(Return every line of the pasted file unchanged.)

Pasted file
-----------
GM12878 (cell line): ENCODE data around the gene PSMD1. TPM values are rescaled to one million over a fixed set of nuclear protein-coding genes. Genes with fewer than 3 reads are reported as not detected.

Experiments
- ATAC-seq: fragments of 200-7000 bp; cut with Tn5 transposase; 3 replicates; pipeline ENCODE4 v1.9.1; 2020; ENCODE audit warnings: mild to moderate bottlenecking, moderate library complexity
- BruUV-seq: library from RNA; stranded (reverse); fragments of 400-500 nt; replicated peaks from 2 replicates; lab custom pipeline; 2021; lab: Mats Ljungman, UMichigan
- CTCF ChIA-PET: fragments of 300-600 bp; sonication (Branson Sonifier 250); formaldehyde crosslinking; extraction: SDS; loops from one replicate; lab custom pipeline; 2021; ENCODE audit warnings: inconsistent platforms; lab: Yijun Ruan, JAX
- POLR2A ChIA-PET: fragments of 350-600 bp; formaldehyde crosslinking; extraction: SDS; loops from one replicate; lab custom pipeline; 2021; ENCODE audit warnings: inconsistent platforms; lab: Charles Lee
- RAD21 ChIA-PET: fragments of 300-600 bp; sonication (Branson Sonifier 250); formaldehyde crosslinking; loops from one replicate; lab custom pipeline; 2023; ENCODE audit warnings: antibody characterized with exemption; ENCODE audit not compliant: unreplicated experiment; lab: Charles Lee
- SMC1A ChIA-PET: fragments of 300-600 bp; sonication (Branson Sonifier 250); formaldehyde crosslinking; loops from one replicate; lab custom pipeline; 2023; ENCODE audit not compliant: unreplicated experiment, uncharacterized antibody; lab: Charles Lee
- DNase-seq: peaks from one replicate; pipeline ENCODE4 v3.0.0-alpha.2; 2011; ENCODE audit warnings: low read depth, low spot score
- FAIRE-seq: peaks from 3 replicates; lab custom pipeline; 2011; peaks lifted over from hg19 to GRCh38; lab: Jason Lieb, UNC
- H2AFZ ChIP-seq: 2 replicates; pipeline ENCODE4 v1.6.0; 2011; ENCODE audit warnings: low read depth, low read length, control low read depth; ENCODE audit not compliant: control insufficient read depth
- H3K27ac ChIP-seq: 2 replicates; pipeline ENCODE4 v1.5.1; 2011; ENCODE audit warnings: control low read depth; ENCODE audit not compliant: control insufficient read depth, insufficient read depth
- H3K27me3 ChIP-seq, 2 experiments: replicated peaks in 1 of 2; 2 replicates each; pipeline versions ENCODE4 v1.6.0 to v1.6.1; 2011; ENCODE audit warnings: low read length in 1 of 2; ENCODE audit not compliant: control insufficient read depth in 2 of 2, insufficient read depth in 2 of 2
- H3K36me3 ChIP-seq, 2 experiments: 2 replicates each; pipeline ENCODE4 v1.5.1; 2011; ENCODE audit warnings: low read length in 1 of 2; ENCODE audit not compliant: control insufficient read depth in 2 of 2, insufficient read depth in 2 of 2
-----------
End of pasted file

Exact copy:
GM12878 (cell line): ENCODE data around the gene PSMD1. TPM values are rescaled to one million over a fixed set of nuclear protein-coding genes. Genes with fewer than 3 reads are reported as not detected.

Experiments
- ATAC-seq: fragments of 200-7000 bp; cut with Tn5 transposase; 3 replicates; pipeline ENCODE4 v1.9.1; 2020; ENCODE audit warnings: mild to moderate bottlenecking, moderate library complexity
- BruUV-seq: library from RNA; stranded (reverse); fragments of 400-500 nt; replicated peaks from 2 replicates; lab custom pipeline; 2021; lab: Mats Ljungman, UMichigan
- CTCF ChIA-PET: fragments of 300-600 bp; sonication (Branson Sonifier 250); formaldehyde crosslinking; extraction: SDS; loops from one replicate; lab custom pipeline; 2021; ENCODE audit warnings: inconsistent platforms; lab: Yijun Ruan, JAX
- POLR2A ChIA-PET: fragments of 350-600 bp; formaldehyde crosslinking; extraction: SDS; loops from one replicate; lab custom pipeline; 2021; ENCODE audit warnings: inconsistent platforms; lab: Charles Lee
- RAD21 ChIA-PET: fragments of 300-600 bp; sonication (Branson Sonifier 250); formaldehyde crosslinking; loops from one replicate; lab custom pipeline; 2023; ENCODE audit warnings: antibody characterized with exemption; ENCODE audit not compliant: unreplicated experiment; lab: Charles Lee
- SMC1A ChIA-PET: fragments of 300-600 bp; sonication (Branson Sonifier 250); formaldehyde crosslinking; loops from one replicate; lab custom pipeline; 2023; ENCODE audit not compliant: unreplicated experiment, uncharacterized antibody; lab: Charles Lee
- DNase-seq: peaks from one replicate; pipeline ENCODE4 v3.0.0-alpha.2; 2011; ENCODE audit warnings: low read depth, low spot score
- FAIRE-seq: peaks from 3 replicates; lab custom pipeline; 2011; peaks lifted over from hg19 to GRCh38; lab: Jason Lieb, UNC
- H2AFZ ChIP-seq: 2 replicates; pipeline ENCODE4 v1.6.0; 2011; ENCODE audit warnings: low read depth, low read length, control low read depth; ENCODE audit not compliant: control insufficient read depth
- H3K27ac ChIP-seq: 2 replicates; pipeline ENCODE4 v1.5.1; 2011; ENCODE audit warnings: control low read depth; ENCODE audit not compliant: control insufficient read depth, insufficient read depth
- H3K27me3 ChIP-seq, 2 experiments: replicated peaks in 1 of 2; 2 replicates each; pipeline versions ENCODE4 v1.6.0 to v1.6.1; 2011; ENCODE audit warnings: low read length in 1 of 2; ENCODE audit not compliant: control insufficient read depth in 2 of 2, insufficient read depth in 2 of 2
- H3K36me3 ChIP-seq, 2 experiments: 2 replicates each; pipeline ENCODE4 v1.5.1; 2011; ENCODE audit warnings: low read length in 1 of 2; ENCODE audit not compliant: control insufficient read depth in 2 of 2, insufficient read depth in 2 of 2